Parshat Vayeira contains the story of Lot, who escaped the destruction of Sedom by hiding in the mountains with his two daughters. When his daughters thought the entire world was destroyed, as it did with the flood, they thought their only option to continue human existence was to use their father to procreate. While in their minds that may have been their only option, their decision to name their children Amon and Moav, which literally means “the son of my people” and “from my father” is discussed by many commentaries. Were they proud of what they did, or was it a necessary evil?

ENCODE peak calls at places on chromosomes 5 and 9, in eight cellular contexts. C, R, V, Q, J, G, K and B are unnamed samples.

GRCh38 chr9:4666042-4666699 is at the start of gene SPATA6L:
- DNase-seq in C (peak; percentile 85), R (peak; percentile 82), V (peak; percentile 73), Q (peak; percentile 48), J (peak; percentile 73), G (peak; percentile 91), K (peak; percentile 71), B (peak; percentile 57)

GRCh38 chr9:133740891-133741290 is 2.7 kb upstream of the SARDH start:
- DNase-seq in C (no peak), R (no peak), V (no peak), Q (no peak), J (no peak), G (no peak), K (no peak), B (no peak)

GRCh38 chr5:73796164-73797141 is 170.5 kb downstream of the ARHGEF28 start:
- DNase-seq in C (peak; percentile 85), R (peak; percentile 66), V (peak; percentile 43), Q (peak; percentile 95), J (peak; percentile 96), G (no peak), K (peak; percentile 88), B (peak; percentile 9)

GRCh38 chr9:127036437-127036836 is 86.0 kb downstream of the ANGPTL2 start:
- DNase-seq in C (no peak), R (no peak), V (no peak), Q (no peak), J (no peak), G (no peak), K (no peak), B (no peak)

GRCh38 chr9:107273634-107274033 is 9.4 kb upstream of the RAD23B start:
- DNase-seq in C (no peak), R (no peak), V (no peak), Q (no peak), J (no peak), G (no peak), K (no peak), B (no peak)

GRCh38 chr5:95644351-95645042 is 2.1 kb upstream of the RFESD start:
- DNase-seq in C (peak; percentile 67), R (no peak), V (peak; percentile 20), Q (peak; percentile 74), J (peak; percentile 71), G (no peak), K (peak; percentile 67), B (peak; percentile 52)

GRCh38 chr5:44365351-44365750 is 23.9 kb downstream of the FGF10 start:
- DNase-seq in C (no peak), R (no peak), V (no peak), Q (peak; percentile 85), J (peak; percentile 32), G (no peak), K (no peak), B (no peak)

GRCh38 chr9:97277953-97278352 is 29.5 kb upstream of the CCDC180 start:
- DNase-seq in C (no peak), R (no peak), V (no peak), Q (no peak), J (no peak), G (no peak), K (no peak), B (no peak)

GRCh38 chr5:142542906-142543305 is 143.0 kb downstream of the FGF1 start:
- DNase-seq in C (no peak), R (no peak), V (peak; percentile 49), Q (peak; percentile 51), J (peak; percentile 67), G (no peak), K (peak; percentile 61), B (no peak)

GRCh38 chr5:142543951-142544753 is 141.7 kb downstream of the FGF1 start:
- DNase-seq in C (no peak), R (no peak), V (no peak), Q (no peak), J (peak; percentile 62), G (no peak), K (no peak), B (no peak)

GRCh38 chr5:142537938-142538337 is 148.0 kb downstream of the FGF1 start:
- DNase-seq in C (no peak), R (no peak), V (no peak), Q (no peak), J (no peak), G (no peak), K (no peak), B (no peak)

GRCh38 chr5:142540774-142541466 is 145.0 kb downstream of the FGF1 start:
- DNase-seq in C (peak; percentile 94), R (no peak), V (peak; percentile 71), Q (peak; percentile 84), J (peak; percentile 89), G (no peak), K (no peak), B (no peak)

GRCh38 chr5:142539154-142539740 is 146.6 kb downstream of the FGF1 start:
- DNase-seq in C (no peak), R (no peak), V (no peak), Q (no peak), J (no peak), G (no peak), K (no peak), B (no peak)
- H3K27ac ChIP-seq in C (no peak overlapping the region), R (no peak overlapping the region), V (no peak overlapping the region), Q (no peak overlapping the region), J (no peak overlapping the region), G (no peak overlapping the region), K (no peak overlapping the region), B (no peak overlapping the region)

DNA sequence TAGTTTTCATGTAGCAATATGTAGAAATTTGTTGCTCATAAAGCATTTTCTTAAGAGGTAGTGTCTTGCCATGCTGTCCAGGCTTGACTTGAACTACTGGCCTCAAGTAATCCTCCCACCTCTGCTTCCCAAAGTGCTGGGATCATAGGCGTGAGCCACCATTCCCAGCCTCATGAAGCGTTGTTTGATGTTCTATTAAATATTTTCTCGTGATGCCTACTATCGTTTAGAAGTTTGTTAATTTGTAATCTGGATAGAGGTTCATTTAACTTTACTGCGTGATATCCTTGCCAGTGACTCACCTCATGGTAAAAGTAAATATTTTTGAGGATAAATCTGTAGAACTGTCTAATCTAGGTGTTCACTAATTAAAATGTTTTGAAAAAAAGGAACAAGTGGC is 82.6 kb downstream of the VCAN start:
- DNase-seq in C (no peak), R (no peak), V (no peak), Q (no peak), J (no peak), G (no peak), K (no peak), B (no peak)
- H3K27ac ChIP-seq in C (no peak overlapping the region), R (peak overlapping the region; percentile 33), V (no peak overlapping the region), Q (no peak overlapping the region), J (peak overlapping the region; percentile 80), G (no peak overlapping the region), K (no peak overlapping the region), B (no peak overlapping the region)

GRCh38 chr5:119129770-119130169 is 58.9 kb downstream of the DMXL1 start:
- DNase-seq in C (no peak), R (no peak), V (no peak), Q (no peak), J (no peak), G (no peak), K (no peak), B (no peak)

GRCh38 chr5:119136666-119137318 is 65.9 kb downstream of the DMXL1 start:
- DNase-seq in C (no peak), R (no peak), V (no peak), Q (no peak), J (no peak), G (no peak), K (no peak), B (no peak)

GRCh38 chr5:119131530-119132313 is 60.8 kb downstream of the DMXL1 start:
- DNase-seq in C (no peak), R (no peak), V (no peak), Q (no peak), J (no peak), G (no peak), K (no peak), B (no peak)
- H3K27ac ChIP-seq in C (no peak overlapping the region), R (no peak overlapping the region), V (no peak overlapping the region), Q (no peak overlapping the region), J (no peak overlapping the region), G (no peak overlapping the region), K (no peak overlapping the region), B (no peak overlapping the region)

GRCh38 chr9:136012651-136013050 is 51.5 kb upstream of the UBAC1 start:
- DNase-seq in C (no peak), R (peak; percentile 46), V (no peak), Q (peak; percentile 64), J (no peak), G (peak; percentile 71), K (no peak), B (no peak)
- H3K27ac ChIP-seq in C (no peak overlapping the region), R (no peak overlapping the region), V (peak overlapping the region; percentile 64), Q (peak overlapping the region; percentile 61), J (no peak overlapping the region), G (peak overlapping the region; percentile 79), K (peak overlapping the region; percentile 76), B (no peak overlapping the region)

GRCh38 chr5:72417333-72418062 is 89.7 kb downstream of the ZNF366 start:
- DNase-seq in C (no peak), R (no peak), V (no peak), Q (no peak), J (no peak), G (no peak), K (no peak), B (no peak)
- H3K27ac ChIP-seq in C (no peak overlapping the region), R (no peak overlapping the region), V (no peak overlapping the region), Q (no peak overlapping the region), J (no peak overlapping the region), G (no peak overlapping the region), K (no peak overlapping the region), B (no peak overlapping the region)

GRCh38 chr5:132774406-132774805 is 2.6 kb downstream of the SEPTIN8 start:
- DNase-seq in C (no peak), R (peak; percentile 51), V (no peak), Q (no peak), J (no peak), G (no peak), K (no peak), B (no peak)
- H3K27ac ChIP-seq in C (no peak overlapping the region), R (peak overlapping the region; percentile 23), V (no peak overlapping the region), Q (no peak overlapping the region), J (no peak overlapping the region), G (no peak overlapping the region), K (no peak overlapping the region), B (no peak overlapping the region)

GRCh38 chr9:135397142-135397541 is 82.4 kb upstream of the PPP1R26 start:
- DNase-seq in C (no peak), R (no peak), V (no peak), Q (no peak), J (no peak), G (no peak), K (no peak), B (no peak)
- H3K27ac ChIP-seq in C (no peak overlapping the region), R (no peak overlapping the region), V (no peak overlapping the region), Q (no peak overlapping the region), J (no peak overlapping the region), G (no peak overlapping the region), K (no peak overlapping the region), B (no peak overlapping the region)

Rav Moshe Feinstein explains in the form of a fascinating story that although Lot’s daughters were not proud of what they felt they needed to do, they also thought it was important for people to know that their births were not supernatural. To avoid people making a religion out of presumably miraculous birth, Lot’s daughters were willing to publicize their admittedly shameful act, to avoid any misunderstandings in the future. Their honesty and willingness to face ridicule to avoid future misguidance are so impressive that Moshiach will come from their lineage. This pursuit of intellectual honesty regardless of the price is something worth admiring and striving for.